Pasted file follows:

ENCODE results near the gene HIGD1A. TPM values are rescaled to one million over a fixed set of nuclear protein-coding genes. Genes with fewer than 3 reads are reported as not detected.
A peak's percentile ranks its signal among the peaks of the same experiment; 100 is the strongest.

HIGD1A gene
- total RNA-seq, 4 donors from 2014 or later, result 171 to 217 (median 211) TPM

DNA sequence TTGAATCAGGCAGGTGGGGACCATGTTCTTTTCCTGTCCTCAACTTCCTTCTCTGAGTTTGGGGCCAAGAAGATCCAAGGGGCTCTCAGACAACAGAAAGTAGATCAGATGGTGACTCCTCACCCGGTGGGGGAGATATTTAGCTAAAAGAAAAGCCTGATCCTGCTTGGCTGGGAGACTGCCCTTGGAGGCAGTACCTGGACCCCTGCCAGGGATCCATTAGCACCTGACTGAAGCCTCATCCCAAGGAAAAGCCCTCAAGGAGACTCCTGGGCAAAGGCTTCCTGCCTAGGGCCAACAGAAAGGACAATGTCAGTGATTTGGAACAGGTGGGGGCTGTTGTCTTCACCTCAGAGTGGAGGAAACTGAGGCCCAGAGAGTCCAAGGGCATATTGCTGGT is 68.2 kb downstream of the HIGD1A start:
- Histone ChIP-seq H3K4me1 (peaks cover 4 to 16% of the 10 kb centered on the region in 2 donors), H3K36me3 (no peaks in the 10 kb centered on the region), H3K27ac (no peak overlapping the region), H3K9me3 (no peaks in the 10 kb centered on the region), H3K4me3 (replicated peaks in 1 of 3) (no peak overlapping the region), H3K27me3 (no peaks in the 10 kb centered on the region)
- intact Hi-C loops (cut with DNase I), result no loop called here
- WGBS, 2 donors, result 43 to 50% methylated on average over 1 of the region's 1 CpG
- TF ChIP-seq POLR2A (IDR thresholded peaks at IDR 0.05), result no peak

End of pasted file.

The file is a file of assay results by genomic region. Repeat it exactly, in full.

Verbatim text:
ENCODE results near the gene HIGD1A. TPM values are rescaled to one million over a fixed set of nuclear protein-coding genes. Genes with fewer than 3 reads are reported as not detected.
A peak's percentile ranks its signal among the peaks of the same experiment; 100 is the strongest.

HIGD1A gene
- total RNA-seq, 4 donors from 2014 or later, result 171 to 217 (median 211) TPM

DNA sequence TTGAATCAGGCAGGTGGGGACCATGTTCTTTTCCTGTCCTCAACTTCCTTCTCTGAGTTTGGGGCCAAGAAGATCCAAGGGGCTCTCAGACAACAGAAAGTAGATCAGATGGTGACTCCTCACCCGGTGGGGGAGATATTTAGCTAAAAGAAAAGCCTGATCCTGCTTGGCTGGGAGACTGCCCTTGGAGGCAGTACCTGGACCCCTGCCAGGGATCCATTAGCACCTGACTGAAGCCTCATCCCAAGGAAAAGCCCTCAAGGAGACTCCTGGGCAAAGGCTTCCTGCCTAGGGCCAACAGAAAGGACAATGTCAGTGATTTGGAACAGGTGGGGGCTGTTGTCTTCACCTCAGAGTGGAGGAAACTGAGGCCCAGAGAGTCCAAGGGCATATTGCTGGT is 68.2 kb downstream of the HIGD1A start:
- Histone ChIP-seq H3K4me1 (peaks cover 4 to 16% of the 10 kb centered on the region in 2 donors), H3K36me3 (no peaks in the 10 kb centered on the region), H3K27ac (no peak overlapping the region), H3K9me3 (no peaks in the 10 kb centered on the region), H3K4me3 (replicated peaks in 1 of 3) (no peak overlapping the region), H3K27me3 (no peaks in the 10 kb centered on the region)
- intact Hi-C loops (cut with DNase I), result no loop called here
- WGBS, 2 donors, result 43 to 50% methylated on average over 1 of the region's 1 CpG
- TF ChIP-seq POLR2A (IDR thresholded peaks at IDR 0.05), result no peak